Do you have a desire for magic mushrooms but live in a city where there are no forests or pastures with the right conditions for growth? Do you live in an area where magic mushrooms grow but are afraid to go picking because you might get a poisonous one instead or worse, one that reminds you of a bad salad? Are you just afraid of breaking the law? Good news, ‘shroom fans – science has come to your rescue. Researchers in Germany have created synthetic psilocybin in a lab. Will they at least market it in mushroom-shaped bottles?
According to the journal Angewandte Chemie (it means Applied Chemistry, not Stoned Chemists), scientists at Friedrich Schiller University Jena (a college – what a shock) decided to tackle the mass production of psilocybin from a chemical standpoint since growing mushrooms is slow and genetically altering them is difficult.
The process of creating psilocybin is nowhere near as much fun and looking for ‘shrooms in the woods (so I’ve been told). The researchers first sequenced the genomes of two main types of mushrooms in order to determine which enzymes created the active ingredient psilocybin and in what order. Four enzymes are involved in the process in nature, but only three are needed to create the synthetic laboratory version. To speed up the process (my, my, they were in a hurry … I wonder why?), they created a bacteria to reproduce some of the steps.
The end result was what the scientists described as a "one pot reaction" recipe (interesting choice of words) for creating psilocybin on demand. And what a demand there is. The recent renaissance in the study of psychedelics as a pharmaceutical rather than recreational drug has led to them being tested for treating depression, anxiety, alcoholism and nicotine addiction. With the number of people who could benefit from safer and more effective treatments for those conditions, mass production of this synthetic psilocybin is needed.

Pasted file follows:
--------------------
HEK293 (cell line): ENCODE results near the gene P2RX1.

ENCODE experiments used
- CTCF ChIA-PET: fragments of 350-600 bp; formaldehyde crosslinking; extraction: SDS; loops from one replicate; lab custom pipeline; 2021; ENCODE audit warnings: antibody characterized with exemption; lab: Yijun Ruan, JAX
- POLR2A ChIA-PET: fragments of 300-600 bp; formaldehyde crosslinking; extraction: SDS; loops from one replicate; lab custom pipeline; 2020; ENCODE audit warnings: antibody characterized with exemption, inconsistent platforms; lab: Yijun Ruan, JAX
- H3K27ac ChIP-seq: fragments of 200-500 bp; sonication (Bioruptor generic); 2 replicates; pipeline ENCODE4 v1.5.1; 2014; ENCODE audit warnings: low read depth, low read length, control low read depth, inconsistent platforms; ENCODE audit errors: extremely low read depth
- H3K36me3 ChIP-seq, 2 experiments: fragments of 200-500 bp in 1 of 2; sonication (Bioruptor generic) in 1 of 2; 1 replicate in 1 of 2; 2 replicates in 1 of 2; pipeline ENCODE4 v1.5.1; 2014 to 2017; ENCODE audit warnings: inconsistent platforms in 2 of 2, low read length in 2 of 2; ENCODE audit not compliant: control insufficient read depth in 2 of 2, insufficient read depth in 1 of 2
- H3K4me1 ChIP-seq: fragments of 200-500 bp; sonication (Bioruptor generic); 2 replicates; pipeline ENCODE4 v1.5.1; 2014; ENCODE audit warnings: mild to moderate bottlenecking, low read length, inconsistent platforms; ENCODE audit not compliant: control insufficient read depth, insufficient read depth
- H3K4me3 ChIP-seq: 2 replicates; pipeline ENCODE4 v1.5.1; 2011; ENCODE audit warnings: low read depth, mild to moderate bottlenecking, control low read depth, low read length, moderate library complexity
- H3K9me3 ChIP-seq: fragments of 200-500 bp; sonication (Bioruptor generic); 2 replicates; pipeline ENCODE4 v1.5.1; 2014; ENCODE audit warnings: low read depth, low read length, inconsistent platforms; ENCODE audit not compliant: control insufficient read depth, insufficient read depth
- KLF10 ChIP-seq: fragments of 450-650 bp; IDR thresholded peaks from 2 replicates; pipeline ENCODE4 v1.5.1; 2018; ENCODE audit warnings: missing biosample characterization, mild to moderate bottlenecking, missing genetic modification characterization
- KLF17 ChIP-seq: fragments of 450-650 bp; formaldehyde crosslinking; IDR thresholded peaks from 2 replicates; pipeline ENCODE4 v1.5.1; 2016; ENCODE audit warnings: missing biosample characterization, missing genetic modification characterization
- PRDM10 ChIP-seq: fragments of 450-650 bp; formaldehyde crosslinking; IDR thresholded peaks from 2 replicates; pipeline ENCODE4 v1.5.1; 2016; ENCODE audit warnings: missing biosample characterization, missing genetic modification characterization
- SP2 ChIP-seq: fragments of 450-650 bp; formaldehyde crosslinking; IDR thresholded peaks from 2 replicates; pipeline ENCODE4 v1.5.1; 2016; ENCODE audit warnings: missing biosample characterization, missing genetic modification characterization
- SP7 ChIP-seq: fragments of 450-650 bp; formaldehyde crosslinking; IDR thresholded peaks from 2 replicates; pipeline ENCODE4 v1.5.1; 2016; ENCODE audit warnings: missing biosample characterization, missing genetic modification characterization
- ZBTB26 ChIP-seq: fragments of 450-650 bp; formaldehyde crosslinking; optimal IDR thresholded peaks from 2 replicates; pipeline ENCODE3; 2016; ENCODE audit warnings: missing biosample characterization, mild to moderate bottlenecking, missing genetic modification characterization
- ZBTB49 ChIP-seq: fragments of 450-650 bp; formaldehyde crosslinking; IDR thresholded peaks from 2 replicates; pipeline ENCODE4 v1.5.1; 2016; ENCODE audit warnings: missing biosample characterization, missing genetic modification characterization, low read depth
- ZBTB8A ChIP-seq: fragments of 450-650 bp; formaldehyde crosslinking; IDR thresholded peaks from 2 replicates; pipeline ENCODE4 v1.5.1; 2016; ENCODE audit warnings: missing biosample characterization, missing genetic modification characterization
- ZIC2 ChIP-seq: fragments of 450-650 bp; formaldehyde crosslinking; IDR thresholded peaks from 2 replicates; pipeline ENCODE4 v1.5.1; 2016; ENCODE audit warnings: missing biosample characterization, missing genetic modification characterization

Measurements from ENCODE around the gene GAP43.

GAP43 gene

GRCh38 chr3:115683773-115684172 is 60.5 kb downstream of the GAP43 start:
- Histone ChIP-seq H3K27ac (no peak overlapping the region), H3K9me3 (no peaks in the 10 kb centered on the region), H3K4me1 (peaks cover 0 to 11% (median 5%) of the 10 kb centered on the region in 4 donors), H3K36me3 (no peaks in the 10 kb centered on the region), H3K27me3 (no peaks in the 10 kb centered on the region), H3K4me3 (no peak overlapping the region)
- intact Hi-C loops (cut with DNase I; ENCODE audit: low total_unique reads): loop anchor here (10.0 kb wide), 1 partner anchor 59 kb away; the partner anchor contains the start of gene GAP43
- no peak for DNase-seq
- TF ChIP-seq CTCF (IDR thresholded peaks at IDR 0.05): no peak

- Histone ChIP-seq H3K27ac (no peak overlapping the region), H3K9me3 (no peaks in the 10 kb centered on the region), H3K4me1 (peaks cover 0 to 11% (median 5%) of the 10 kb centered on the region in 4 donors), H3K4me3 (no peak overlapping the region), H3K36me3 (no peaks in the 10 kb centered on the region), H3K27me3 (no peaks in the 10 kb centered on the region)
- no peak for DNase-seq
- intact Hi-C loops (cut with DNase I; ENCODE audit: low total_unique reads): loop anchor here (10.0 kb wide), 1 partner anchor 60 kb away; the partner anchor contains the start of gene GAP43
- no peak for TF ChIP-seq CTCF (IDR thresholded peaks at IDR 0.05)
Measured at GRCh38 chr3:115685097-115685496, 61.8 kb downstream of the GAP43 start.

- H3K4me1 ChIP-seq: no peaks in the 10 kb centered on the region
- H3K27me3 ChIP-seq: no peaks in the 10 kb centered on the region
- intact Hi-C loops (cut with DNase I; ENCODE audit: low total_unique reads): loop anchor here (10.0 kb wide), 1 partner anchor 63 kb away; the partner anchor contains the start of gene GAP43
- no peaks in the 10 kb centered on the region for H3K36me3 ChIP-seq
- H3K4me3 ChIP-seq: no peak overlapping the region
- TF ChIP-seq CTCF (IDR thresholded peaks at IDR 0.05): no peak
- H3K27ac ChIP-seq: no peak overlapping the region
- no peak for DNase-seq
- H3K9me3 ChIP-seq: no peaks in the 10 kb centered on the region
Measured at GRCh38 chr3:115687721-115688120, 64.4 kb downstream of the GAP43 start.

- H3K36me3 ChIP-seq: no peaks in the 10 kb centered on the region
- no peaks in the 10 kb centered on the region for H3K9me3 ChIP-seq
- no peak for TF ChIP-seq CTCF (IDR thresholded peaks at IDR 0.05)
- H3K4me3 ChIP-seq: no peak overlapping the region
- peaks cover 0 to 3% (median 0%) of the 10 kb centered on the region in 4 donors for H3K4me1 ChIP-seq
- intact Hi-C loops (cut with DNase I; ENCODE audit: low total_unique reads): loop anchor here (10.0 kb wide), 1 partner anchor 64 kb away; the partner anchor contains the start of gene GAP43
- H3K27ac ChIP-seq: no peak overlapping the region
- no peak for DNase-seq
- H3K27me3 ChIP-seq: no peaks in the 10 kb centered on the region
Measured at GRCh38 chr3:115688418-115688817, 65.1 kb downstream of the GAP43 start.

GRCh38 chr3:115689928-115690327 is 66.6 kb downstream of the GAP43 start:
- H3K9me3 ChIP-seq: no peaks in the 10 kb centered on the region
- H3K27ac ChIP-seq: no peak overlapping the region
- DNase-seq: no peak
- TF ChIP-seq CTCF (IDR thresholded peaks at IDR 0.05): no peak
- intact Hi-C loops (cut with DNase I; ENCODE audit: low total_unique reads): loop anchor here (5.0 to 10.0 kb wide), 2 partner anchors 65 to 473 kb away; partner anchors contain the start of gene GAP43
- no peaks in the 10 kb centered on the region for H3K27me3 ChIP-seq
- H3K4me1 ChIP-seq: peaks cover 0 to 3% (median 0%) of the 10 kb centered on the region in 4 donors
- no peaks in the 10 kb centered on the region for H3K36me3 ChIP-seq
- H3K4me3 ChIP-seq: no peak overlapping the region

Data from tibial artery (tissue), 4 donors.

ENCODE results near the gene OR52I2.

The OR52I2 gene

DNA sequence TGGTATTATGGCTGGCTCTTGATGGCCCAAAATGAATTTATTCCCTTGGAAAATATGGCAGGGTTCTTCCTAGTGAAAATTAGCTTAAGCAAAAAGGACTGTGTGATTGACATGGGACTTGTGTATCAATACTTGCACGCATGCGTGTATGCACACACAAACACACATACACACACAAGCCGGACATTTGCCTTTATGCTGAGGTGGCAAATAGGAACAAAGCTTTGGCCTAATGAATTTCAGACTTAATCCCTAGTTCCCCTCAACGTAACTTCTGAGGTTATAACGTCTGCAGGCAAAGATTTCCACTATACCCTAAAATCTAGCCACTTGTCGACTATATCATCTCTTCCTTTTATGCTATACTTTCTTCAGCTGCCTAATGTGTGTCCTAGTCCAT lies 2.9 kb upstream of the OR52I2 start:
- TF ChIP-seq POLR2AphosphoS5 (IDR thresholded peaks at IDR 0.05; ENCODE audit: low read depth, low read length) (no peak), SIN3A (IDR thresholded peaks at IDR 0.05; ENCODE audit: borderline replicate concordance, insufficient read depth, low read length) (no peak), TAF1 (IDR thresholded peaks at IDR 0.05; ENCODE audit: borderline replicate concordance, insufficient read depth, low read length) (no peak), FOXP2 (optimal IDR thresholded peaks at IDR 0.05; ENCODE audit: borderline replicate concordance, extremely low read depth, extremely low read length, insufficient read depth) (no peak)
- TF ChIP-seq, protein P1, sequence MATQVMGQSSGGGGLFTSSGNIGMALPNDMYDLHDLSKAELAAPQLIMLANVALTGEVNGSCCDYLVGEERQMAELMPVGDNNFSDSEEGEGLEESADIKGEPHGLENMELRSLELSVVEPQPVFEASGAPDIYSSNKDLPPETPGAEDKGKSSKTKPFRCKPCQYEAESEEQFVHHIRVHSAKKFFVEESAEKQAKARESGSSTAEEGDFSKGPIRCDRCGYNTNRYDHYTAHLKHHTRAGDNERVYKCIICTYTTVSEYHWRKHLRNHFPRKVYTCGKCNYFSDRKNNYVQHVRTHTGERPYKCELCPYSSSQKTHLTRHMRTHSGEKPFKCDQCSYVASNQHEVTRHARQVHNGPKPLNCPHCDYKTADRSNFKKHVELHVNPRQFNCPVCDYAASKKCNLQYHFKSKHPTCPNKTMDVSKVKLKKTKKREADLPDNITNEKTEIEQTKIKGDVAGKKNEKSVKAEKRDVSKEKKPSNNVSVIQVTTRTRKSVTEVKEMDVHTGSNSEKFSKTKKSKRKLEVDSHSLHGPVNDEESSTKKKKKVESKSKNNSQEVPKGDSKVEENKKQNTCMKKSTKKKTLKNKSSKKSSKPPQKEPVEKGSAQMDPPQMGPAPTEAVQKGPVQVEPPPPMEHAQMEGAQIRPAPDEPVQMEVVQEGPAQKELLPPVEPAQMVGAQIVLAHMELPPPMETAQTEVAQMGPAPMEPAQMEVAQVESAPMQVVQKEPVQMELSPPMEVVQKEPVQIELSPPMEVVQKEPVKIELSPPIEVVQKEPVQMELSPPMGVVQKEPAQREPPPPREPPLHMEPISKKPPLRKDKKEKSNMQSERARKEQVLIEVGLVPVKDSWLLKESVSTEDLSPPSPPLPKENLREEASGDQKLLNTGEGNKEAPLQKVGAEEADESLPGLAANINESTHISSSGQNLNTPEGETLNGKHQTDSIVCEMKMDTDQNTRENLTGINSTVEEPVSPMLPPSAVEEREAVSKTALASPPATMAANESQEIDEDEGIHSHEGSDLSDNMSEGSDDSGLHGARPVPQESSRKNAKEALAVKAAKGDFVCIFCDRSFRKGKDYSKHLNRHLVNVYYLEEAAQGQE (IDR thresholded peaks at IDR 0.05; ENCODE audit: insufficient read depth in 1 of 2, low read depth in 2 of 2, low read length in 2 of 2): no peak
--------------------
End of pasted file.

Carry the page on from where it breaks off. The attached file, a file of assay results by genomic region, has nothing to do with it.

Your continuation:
Don’t go running to your doctor just yet for a prescription in a mushroom bottle. While psilocybin is legal (or somewhat legal) in a few countries (Spain, Brazil, Jamaica) and it’s legal to grow mushrooms in the U.S. state of New Mexico, it’s a Schedule I drug in most countries with severe penalties for possession or use. However, the more it’s studied and tested, the closer it gets to being seen as a beneficial drug.
And of course, the corporate medical industry prefers selling synthetics whose prosecution can be controlled to letting everyone grow mushrooms (and pot) for free in their yard or window box. If you can’t wait for that, send your entrance application and college test results to Friedrich Schiller University Jena.